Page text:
§ 19. Sir J. D. REES
asked the Chancellor of the Exchequer whether he is aware that the £10 shares in the Camden Brewery now in liquidation, on which 15 per cent, dividend was paid in 1901, are, on reconstruction, to be cut down to 6d.; that this case is typical of the disaster which has overtaken an industry in which multitudes of persons of all classes have invested their money in the belief that all trades will receive fair and equal treatment from the Exchequer, and without any apprehension that Licensing Duties would be raised in some cases tenfold and more, whereas upwards of 60 per cent. of the net profits of the brewing industry are now taken as taxation; and what steps he proposes to take to mitigate the excessive taxation on this trade?
§ The CHANCELLOR of the EXCHEQUER (Mr. Lloyd George)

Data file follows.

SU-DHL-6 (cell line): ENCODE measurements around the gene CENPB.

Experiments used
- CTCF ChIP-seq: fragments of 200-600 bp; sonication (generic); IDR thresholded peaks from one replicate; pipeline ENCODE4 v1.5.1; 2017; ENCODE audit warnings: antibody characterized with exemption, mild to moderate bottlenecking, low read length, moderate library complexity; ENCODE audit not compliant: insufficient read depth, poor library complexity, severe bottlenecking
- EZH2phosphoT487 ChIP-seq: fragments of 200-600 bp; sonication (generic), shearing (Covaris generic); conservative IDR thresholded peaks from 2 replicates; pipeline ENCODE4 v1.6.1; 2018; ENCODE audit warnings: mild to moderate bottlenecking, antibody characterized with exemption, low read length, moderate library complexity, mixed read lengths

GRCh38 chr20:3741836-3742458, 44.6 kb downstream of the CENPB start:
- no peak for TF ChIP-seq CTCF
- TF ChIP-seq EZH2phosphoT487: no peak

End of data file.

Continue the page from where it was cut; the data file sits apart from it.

I have seen it stated in the Press that the £10 ordinary shares in the Camden Brewery are, in a scheme of reconstruction, cut down to 6d., but the depreciation in question does not appear to be typical of the brewing industry generally, for many of the brewery stocks and shares have for some time past been rising rapidly. I am informed that the company went into liquidation in October, 1910, from which I think it may be inferred that it was in difficulties before the increase in the Licence Duties; in fact, no dividend had been paid on the shares in question for more than three years previously. The receiver is reported as having publicly stated last week that since October, 1910, the company's affairs had greatly improved.
§ Mr. SNOWDEN
Is it not a fact that the hon. Member voted for the increase in the Licence Duties, and also supported the Licensing Bill of the Government?
§ Sir J. D. REES
May I ask the right hon. Gentleman whether, if that fact is established, it makes them any more defensible?